I made it clear in one of my first columns of the year that I'm a Garrett Atkins guy, and his current .256 batting average and two homers haven't put me off that opinion. He's another member of the "why aren't my line drives falling in?" club, with 43 percent of them resulting in outs. Atkins is still hitting plenty of fly balls, as well, so expect them to eventually turn into taters, and buy now.
Of course, not all of 2006's breakout players inspire as much optimism. Ronnie Paulino was a popular guy after batting .310 last season. This year, he's nearly 90 points down and there's plenty of reason to think he's not bouncing back anytime soon. I'm going against the grain a bit, since Paulino's hit percentage is at 24, suggesting he's been unlucky. But look more closely. Paulino has only hit eight line drives this year. If a batter simply isn't putting the fat part of the bat on the ball, his hit percentage will plummet. That's what we're seeing right now. He's a "bye," not a "buy."
This is the time of years when frustrated owners feel they have to do something with their disappointing players, so if you peruse the options and find the guys who are getting unlucky, you might get lucky yourself.
Pulling the Job
As has been noted in several columns here on the Worldwide Leader in (Fantasy) Sports, Josh Barfield is showing some signs of life lately. I had noticed the trend late last week, so in an AL-only roto league where I have been trotting out Jason LaRue as my catcher for the last six weeks, I decided to make a play for a pair of Indians.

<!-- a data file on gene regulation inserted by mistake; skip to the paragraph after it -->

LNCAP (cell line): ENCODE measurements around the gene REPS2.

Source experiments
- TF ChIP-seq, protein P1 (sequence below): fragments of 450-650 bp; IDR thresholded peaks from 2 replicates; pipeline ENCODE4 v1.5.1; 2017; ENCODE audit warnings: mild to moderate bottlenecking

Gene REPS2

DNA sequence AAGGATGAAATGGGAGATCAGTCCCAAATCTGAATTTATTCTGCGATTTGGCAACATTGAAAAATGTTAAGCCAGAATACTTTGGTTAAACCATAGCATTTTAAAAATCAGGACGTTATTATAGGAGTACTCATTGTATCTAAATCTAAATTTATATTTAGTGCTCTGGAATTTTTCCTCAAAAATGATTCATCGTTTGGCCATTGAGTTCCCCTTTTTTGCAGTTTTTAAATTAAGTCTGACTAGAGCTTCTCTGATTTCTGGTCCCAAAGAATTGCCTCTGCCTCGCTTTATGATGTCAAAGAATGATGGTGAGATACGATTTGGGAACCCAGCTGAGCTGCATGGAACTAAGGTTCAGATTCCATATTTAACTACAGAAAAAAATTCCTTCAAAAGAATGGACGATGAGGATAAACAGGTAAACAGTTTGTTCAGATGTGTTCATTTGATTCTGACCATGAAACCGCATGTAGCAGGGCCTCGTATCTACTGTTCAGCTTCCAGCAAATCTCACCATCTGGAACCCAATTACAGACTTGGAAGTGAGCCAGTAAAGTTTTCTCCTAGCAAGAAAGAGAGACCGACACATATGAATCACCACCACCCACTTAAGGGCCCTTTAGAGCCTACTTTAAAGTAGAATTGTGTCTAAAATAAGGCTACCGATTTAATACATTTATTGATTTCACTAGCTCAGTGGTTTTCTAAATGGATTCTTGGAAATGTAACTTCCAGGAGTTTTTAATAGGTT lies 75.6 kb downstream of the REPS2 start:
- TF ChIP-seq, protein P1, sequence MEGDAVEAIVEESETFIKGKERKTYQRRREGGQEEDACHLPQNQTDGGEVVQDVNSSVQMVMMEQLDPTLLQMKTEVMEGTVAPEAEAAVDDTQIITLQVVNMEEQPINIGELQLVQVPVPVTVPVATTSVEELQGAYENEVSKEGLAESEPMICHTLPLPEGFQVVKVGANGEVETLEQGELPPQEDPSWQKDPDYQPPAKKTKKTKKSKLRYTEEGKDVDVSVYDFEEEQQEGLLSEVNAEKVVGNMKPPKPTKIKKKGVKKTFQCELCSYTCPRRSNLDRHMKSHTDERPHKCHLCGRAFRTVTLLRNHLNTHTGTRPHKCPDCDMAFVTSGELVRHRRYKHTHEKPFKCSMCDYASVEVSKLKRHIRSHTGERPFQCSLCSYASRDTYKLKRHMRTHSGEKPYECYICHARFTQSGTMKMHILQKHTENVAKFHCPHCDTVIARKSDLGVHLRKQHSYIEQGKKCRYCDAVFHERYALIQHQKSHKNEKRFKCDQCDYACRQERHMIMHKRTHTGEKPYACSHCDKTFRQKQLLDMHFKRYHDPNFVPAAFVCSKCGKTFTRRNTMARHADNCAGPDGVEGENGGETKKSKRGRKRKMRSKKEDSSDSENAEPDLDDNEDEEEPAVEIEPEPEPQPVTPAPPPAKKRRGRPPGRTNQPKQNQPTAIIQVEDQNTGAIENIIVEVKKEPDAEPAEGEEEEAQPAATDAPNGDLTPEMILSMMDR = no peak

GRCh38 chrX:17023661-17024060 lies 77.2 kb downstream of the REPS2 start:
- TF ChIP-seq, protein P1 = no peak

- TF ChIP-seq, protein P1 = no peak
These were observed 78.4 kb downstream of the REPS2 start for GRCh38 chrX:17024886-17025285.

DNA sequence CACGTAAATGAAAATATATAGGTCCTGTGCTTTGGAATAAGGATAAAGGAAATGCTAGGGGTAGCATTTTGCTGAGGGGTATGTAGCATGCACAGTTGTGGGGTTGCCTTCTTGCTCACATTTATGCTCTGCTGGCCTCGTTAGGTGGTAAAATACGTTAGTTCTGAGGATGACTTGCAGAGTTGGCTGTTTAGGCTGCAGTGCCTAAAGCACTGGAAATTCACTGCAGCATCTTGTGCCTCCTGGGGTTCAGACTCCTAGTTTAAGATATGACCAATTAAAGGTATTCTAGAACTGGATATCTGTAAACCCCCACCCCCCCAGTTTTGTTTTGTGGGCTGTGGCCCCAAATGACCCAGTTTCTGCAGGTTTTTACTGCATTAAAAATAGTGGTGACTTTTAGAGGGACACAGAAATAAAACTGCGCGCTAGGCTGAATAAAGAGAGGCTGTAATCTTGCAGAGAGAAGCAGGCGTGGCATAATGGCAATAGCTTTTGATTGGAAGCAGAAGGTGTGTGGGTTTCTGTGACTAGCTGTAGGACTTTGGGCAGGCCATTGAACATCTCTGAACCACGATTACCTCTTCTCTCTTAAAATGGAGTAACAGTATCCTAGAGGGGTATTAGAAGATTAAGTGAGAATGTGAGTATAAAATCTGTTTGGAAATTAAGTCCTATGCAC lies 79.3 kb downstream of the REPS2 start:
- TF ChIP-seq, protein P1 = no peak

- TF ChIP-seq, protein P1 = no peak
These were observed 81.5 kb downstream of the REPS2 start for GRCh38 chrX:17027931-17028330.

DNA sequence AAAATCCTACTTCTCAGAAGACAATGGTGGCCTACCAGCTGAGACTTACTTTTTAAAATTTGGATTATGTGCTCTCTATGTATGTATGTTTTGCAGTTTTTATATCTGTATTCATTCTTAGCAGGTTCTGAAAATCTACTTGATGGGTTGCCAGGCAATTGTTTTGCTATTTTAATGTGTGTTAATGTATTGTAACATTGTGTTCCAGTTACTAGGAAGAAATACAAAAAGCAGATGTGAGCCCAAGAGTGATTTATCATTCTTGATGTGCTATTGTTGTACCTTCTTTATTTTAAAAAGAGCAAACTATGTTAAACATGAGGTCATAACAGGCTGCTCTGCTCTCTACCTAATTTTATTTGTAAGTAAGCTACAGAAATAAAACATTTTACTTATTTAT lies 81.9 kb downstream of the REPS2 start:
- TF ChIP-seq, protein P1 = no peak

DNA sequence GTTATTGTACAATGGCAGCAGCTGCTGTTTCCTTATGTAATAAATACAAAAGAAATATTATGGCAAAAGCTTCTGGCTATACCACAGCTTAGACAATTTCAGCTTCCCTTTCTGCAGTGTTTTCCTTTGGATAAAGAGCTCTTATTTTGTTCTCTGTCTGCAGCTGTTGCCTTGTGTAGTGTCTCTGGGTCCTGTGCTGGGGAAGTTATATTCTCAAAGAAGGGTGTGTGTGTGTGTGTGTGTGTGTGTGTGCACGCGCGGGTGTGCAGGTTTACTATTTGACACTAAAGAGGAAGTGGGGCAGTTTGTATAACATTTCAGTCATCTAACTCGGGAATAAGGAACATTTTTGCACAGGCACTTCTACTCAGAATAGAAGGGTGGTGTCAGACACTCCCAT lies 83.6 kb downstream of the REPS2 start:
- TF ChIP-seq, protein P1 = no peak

Leveraging the stellar month of April enjoyed by Aaron Hill and the solid start of Robinson Tejeda, I offered both to an owner who was last in both ERA and WHIP in exchange for Barfield and Victor Martinez. To be completely fair, this guy had been sabotaged by a bad auto-draft that had rostered four catchers for him, including Ivan Rodriguez and Kenji Johjima, so he was starting catchers at first base and DH.
He took the deal without countering, which is too bad for him since I likely would've offered more and still considered it a GTR. But what does my consigliere, Zach Messler, think of the deal?
It's the beginning of May. Anyone bailing on a guy like Barfield for a guy like Hill and then throwing in Victor Martinez for Robinson Tejeda should give his head a shake. No matter how good Robinson Tejeda looks so far, you don't trade Victor Martinez for him!
Of course, once Barfield starts hitting (and he has), Hill comes back to Earth (and he will) and Tejeda remembers he pitches in Texas (and he will)...this team will realize it got taken. But by then, it will be too late.
Yep, it's a lovefest here in the GTR family. Best of all, I made the deal a few days before Tejeda faced the Yankees, surrendering six earned runs in less than four innings, ballooning his ERA from a respectable 3.89 to a useless 4.87. The next day, he admitted both his elbow and shoulder had been bothering him for a few days.
I'll have to go to confession for that deal.
Until next week, don't just win your league. Steal it.
Shawn Peters is a fantasy baseball and football analyst for TalentedMrRoto.com and ESPN.com, as well as a regular contributor to the Boston Globe Sunday Magazine. He can be reached at GrandTheftRoto@TalentedMrRoto.com.
Shawn Peters looks to trade for unlucky players.